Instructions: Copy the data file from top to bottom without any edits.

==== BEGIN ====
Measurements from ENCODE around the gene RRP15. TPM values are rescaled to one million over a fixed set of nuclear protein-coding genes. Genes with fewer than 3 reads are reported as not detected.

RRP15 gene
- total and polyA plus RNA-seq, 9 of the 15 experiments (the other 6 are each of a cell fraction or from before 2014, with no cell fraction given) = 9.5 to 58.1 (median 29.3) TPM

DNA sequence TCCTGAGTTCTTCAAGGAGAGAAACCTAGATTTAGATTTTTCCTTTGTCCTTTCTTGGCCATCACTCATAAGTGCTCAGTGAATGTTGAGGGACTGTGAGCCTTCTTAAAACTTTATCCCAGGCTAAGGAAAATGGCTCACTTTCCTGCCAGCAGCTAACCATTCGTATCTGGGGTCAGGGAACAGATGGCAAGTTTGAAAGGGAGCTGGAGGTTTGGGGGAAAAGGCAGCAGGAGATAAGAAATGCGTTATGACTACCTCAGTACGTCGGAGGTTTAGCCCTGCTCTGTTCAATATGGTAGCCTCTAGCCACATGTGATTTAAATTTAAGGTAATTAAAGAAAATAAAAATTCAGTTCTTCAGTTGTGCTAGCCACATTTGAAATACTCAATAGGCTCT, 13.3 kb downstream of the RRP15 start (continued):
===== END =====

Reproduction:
Measurements from ENCODE around the gene RRP15. TPM values are rescaled to one million over a fixed set of nuclear protein-coding genes. Genes with fewer than 3 reads are reported as not detected.

RRP15 gene
- total and polyA plus RNA-seq, 9 of the 15 experiments (the other 6 are each of a cell fraction or from before 2014, with no cell fraction given) = 9.5 to 58.1 (median 29.3) TPM

DNA sequence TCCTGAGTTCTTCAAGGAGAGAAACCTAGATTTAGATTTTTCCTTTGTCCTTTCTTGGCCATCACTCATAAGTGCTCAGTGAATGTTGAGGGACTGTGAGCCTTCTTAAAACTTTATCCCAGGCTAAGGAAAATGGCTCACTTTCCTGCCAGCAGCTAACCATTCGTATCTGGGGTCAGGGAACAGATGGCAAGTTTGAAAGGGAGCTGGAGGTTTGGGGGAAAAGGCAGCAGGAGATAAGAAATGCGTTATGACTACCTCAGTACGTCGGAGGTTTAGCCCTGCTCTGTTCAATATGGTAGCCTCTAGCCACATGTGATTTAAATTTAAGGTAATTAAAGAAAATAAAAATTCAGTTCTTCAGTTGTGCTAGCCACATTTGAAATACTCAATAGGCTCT, 13.3 kb downstream of the RRP15 start (continued):